Lead up to the raceSo the mountain bike magazines started advertising the race around December last year, I saw the ad and was somewhat interested. Friends such as Adrian S and Dave and Julie had mentioned from time to time that the Flinders ranges are an amazing part of the country and should be seen. Also riding 367 km non stop on the mtb sounded like an interesting effort, the first race of this type in Australia.
When I found the web site they also were talking about three mountain runs, this sounded like something worth doing, the non stop race and the three runs. I just had to find a team mate that could run and was keen on the stupidity of it.
After asking a few friends I ended up racing with Andrew, he had returned to Australia in August last year and got back into mountain biking here, he competed in the Solo 24 Nationals at Easter and came 8th, definitely on good form for riding. However Andrew does not run, so would not be keen on the running up peaks idea. For I while I was still entertaining the idea of letting him wait at the bottom while I did the runs, however I have been injured and unable to run much the last few months, and I was being reminded of the fact 367km is a pretty big effort all by itself. Also it became clear the organisers were targeting the runs at the people doing the 4 day stage race and not making it easy for non stop riders.
In the end I decided due to not really having done enough riding in preparation and being injured the running idea was out and I would have a tough enough time completing the race as it was. Also there was no separate race category for doing the running so it was a huge time penalty to attempt them (and they had a rule that you could not do runs in the dark which meant waiting for half a night for the second run at one point)
Anyway Andrew and I signed up for the event and then did some good longish rides together (such as the 210 km ride to Yass, Gunning and back, the 165 km mtb ride to the coast, the 8 hour Chocolate Foot race solo, etc). Andrew was also doing 2 or 3 hours most afternoons on the mtb at Majura or Stromlo, an effort I was no where near matching due to also trying to fit in swims, runs and paddles on top of rides. He is training for the 24 hour solo worlds in October at Stromlo though so that will help out in the long run.
A race through the South Australian wildernessWe were doing the event unsupported, there was probably some advantage to be had with support (by the end of the race most of us estimate it would give you around an extra 40 minutes over the duration of the race) but it was easier and cheaper to get to and do with out dragging someone else and a car along for the effort.
We flew down on Wednesday night, stayed in Adelaide a few hundred metres from the Bike SA pickup point, hopped on a bus for the 7 hour trip to Blinman and got there around 5pm. Went through briefing, dinner, bike assembly and then settled down for sleep until around 6am. There was a generator going all night near the camp area so not the best sleep ever.
On the start line at 7am for scrutineering (to ensure we all had compulsory equipment) and we were handed our GPS devices (not spot style live tracking through) to ensure we all followed the course (speaking of Spot Tracking, Pete Heal passed Port Augusta/Melrose area on his solo unsupported 50 (15,000 km) day ride around Australia around the time we finished the race according to his spot tracking). We then had a few more minutes to pack the rest of our luggage away for transport and wait on the start line for the 7:30am start.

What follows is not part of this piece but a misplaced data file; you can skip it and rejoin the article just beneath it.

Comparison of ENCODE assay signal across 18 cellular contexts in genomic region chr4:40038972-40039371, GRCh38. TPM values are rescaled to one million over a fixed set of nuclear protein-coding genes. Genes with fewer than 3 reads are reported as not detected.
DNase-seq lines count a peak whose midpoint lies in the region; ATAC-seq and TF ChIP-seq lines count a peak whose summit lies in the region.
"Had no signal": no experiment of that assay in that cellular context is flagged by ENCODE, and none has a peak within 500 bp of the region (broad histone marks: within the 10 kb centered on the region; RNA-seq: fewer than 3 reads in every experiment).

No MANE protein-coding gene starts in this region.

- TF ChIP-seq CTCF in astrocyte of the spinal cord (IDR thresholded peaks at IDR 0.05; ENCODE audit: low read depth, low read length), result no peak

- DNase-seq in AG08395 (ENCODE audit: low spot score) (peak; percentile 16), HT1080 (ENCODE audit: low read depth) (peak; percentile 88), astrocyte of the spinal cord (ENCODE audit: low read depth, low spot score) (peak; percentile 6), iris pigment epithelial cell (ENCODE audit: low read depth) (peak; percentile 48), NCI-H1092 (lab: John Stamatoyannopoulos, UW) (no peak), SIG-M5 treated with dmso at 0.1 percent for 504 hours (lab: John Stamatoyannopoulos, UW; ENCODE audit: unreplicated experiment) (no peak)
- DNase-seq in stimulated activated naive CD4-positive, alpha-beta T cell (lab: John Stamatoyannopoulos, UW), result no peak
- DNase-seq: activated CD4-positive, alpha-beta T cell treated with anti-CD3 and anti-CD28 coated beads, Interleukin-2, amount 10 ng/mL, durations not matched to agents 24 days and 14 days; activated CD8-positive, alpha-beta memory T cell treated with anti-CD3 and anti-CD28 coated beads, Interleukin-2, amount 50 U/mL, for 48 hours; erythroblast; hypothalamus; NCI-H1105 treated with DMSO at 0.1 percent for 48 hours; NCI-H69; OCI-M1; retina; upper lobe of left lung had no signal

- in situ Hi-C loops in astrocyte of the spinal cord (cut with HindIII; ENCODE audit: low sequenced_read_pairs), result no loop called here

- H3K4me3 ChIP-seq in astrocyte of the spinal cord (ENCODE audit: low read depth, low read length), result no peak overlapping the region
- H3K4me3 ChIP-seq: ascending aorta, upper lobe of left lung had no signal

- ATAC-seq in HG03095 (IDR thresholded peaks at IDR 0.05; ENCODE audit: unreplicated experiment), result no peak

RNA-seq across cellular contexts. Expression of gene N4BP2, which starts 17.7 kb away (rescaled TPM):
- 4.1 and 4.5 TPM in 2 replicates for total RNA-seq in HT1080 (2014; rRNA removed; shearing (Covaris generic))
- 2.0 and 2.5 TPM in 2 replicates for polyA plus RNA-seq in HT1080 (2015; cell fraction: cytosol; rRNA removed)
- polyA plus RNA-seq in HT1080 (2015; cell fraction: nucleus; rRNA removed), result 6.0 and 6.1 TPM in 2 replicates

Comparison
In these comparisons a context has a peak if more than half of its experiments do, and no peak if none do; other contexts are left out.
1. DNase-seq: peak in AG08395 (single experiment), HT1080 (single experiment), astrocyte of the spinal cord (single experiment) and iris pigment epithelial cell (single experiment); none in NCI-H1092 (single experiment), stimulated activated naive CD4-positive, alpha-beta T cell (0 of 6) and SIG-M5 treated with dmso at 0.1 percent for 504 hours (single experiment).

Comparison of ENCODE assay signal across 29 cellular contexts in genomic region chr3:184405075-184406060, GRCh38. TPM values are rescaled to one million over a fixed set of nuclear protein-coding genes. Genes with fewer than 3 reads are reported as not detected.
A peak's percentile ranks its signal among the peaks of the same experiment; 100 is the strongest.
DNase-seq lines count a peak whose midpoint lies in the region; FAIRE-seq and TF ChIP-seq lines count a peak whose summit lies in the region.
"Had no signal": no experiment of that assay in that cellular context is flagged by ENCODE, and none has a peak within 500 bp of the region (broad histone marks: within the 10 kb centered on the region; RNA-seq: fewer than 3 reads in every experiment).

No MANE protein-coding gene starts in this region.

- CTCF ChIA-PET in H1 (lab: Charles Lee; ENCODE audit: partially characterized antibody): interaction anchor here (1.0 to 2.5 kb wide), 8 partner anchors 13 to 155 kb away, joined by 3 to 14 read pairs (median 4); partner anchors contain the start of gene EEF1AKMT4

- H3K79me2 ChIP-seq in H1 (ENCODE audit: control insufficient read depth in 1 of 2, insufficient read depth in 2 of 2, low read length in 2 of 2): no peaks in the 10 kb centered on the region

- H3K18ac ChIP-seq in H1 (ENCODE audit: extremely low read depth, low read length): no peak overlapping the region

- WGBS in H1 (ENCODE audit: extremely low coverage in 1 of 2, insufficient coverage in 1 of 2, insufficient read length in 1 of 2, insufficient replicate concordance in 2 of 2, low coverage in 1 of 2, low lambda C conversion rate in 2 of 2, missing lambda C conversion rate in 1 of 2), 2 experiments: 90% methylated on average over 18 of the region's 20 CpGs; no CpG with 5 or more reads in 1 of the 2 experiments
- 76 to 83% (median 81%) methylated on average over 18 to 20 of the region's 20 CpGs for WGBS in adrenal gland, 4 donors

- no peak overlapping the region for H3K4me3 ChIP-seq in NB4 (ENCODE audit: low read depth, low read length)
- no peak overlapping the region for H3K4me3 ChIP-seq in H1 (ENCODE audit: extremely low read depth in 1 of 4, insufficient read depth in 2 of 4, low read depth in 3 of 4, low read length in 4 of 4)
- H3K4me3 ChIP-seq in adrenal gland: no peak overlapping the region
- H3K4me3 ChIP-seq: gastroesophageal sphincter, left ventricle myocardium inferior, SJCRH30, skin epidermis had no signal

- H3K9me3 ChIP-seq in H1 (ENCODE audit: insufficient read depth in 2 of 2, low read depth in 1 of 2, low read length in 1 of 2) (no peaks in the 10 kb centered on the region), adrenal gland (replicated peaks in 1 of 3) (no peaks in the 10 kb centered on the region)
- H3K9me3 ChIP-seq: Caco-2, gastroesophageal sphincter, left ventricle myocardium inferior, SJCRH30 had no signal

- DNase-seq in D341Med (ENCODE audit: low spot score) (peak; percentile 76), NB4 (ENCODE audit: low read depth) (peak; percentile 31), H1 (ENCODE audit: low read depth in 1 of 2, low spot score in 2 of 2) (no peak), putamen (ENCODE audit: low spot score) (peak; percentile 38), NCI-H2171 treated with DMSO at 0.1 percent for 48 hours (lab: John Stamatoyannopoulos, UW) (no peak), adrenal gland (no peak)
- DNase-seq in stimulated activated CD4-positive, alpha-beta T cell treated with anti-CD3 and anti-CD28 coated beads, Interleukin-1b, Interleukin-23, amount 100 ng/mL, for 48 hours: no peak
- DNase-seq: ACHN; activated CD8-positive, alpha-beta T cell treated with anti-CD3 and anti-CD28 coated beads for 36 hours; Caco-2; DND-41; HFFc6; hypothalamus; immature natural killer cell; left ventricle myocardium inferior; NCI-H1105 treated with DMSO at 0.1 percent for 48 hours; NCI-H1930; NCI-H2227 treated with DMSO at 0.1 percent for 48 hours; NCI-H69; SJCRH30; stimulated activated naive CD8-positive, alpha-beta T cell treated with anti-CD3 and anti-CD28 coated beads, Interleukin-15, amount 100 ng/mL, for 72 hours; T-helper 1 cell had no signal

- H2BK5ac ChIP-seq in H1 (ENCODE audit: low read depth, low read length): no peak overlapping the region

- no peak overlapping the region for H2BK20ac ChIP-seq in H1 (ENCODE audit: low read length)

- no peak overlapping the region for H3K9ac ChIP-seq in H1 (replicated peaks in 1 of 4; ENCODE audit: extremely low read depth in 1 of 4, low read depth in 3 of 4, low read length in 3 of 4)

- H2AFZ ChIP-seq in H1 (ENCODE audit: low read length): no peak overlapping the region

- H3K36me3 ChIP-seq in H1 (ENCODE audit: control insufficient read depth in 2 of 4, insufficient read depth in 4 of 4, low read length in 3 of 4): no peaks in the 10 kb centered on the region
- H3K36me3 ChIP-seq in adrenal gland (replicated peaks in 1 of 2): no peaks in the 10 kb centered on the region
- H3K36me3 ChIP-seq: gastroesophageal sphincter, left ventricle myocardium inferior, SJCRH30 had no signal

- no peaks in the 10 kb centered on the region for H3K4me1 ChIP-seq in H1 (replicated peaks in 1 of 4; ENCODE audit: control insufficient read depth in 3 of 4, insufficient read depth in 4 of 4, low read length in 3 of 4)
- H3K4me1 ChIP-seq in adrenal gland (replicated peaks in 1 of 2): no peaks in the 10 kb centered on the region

I had my garmin on, I forgot to take the cradle to enable me to connect it to extra power, so it lasted around 12 hours until 222k somewhere after Hawker. If you look at that map or on the paper maps we were handed it is interesting to note that although we are in the Flinders ranges and kind of in the outback, we were never really that far from bitumen roads and due to the surface I have to say I never really felt we were in the wilderness. Though it was definitely an amazing area to ride through and see from the bike.
The first 18km of the race were on bitumen out of Blinman, so a few peloton's formed and a few break away attempts were made (by Chris Jongewaard and his team mate and by Brett and Jason), however no one really got away so it settled down a bit. I probably should not have put the effort in to stay in the front peloton, and realised this when I looked around and noticed Andrew was not there, so I dropped back and waited for him. We saw the tempo of the front guys go way up as we hit the dirt and that was the last we saw of the top few teams. This is something I am well known for doing and really should stop myself making the mistake, I often go out too hard in any race and then suffer later for that.
We did the first stage (91 km to Rawnsley Park) in around 4 hours which was at a sort of tempo (once we were riding by ourselves) we had hoped to be able to hold for the whole race. However it was starting to show we had a few problems, Andrew had been suffering gastro all week and had been unable to eat or drink properly and was rather depleted of energy stores in his muscles, his gastro was still playing up most of the day through the race. He did an incredible effort to get through the race like this I think. I had not done enough long rides and was also not being consistent with my pacing due to food intake and efforts being uneven on my part.
The first stage was definitely the highlight of the race, with the spectacular sections around Bunyeroo Gorge and the single track into Wilpena Pound plus the best scenery was definitely on the first two legs. Once we got on to the second stage, Andrew's gastro was slowing him down a lot, and when I tried taking particularly long turns on the front I went into a hole energy wise that took me a while to climb out of such a big flat spot. So out pace slowed down a lot and we began to be passed by quite a few teams.